Municipal Corporation of Islamabad collecting increased property tax against court order

Published September 20, 2021
This file picture shows an aerial view of Islamabad, the federal capital of Pakistan.
This file picture shows an aerial view of Islamabad, the federal capital of Pakistan.

ISLAMABAD: The Municipal Corporation of Islamabad (MCI) is collecting 200pc increased property tax in contradiction to a court decision and without legal backing.

Islamabad High Court (IHC) Justice Mohsin Akhtar Kayani in December last year set aside the notification of 200pc increase in property tax in the federal capital and directed the MCI to go for a public hearing before notifying any hike in the property tax.

Both the CDA and MCI filed appeals which are still pending before a two-member division bench of the IHC. The MCI, however, started collecting the enhanced tax without getting the law approved in accordance with the direction of the IHC.

The IHC had declared the 200pc increase in property tax void observing: “The notification dated 17.12.2018 is illegal and void as no taxes proposals were issued nor even any objection were invited in terms of Section 88(4) of the ICT Local Government Act, 2015 neither public hearings were given before the imposition of levy of the property tax in Islamabad.”

IHC had set aside notification of 200pc hike in December last year; appeals against decision still pending

Subsequently, the court had directed to issue fresh notification in six months.

The court order stated: “The tax proposal be prepared by MCI and objections be invited from the public through publication of notice in newspapers, where-after a notification in terms of Section 88 of ICT Local Government Act, 2015 be issued in accordance with law within period of six (06) months positively.”

However, since the local government stood dissolved after the elected members completed their five-year term, the law could not be reviewed, said Qazi Adil Aziz, a former legal adviser and chairman of UC-11, Islamabad.

On the other hand, the MCI circulated property bills in accordance with the “void” notification on the letterhead of CDA’s revenue directorate earlier this month to all the residents, owners of residential and commercial properties with the Sept 30 deadline of depositing the dues.

Khawar Ehsan, a resident of F-11, received Rs98,100 property tax bill for the financial year 2020-21. His last bill for 2019-20 was Rs33,200.

Shahid Iqbal, a resident of G-9, said he had to deposit over Rs50,000 for his eight-marla house whereas he used to pay about Rs15,000 property tax in the previous years.

Advocate Raja Inam Ameen Minhas, who also received 200pc increased property tax, termed it unjustified and said without any value addition in the service, the residents cannot be forced to pay such a huge tax.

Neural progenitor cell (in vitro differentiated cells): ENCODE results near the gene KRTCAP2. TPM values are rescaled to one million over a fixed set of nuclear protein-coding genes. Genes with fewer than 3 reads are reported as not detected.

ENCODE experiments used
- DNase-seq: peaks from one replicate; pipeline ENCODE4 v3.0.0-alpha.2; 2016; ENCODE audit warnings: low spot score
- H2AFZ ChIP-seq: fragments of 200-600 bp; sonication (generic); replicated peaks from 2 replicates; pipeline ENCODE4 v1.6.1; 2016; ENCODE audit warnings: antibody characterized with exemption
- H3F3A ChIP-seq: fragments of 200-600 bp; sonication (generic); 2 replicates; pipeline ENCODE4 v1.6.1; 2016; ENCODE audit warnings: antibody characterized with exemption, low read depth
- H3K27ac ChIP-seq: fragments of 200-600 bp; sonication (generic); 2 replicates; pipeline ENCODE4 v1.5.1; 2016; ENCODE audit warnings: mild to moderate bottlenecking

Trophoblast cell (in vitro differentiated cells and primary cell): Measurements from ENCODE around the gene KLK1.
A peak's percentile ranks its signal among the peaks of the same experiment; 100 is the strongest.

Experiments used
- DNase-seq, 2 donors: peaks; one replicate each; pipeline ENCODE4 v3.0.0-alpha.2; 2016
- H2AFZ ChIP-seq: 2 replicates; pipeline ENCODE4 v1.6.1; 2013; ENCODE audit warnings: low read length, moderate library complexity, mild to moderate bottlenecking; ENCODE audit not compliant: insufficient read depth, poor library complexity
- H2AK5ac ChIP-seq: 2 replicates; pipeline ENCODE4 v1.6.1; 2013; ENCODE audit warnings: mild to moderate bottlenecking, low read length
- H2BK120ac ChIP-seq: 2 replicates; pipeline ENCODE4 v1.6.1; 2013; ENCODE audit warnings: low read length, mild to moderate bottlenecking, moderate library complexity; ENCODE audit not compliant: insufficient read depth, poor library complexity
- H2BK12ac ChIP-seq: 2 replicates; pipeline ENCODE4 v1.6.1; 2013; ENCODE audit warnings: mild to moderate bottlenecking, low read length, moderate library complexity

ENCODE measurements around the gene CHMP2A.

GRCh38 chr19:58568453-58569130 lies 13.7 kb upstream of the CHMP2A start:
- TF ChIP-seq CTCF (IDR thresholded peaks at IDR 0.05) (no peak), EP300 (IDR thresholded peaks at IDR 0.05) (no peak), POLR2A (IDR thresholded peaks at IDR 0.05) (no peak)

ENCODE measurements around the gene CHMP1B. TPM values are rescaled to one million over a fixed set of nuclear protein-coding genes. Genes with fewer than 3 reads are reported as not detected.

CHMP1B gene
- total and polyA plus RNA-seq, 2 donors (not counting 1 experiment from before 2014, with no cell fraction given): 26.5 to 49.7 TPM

The IHC’s judgement had also declared that “CDA has no jurisdiction or authority to impose the property tax or recover the property tax in any manner as it is the sole prerogative of the MCI under ICT Local Government Act, 2015. Hence any tax demand by the CDA is illegal.”

However, the MCI is transferring all the tax collection in the CDA accounts.

When contacted, a CDA spokesman said the MCI was collecting the tax under section 132 of the LG Act and transferring the amount to the CDA as debt servicing.

According to him, the CDA lent Rs20 billion to the MCI since the latter had no fund to disburse salaries to its employees and to render municipal services.

Subsequently, the CDA is not collecting taxes but retrieving the loan from the MCI, he said.

Regarding the collection of 200pc increased property tax, the spokesman said the bills had been generated with the condition that in case the CDA’s appeals are rejected the additional amount would be refunded to the residents and owners of the properties.

Sources said since the federal cabinet in October last year transferred four directorates from the MCI to the CDA the latter had been facing financial challenges and had to rely on the tax collection.

Ex-legal adviser of the MCI, Qazi Adil Aziz, told Dawn that the MCI owed loan to the federal government. He said the municipal corporation could pay off the loan as soon as it would be able to recover taxes from the citizens or generate funds on its own.

He claimed that the CDA cannot recover the loan from the collection of taxes that too in violation of a court order and through improper procedure.

The IHC has set aside the notification of 200pc increase in property tax deciding over 30 identical petitions.

The petitioners said the corporation had misused its power while making 200pc increase and requested the court to set aside the raise.

The MCI approved the increase in property tax in Dec 2019, making it applicable from July 1, 2020. The revenue directorate was part of the CDA but was devolved to the MCI after formation of the local government in 2016.

Published in Dawn, September 20th, 2021

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